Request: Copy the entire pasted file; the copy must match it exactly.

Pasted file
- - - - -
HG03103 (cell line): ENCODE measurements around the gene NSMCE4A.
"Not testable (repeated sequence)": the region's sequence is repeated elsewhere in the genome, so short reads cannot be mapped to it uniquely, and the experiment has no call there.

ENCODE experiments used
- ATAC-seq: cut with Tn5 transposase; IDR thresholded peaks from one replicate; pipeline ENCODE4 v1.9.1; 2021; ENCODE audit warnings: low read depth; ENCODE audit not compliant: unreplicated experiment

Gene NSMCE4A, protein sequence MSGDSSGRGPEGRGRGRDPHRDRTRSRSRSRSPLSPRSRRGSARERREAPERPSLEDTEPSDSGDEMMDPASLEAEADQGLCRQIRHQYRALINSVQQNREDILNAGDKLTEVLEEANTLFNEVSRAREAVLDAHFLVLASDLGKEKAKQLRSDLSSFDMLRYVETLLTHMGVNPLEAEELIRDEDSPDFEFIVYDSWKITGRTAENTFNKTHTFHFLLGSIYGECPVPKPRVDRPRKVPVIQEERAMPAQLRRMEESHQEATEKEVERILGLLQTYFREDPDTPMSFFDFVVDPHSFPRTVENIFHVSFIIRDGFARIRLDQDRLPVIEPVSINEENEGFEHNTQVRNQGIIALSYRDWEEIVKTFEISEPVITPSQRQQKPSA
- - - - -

HG03103 (cell line): ENCODE measurements around the gene NSMCE4A.
"Not testable (repeated sequence)": the region's sequence is repeated elsewhere in the genome, so short reads cannot be mapped to it uniquely, and the experiment has no call there.

ENCODE experiments used
- ATAC-seq: cut with Tn5 transposase; IDR thresholded peaks from one replicate; pipeline ENCODE4 v1.9.1; 2021; ENCODE audit warnings: low read depth; ENCODE audit not compliant: unreplicated experiment

Gene NSMCE4A, protein sequence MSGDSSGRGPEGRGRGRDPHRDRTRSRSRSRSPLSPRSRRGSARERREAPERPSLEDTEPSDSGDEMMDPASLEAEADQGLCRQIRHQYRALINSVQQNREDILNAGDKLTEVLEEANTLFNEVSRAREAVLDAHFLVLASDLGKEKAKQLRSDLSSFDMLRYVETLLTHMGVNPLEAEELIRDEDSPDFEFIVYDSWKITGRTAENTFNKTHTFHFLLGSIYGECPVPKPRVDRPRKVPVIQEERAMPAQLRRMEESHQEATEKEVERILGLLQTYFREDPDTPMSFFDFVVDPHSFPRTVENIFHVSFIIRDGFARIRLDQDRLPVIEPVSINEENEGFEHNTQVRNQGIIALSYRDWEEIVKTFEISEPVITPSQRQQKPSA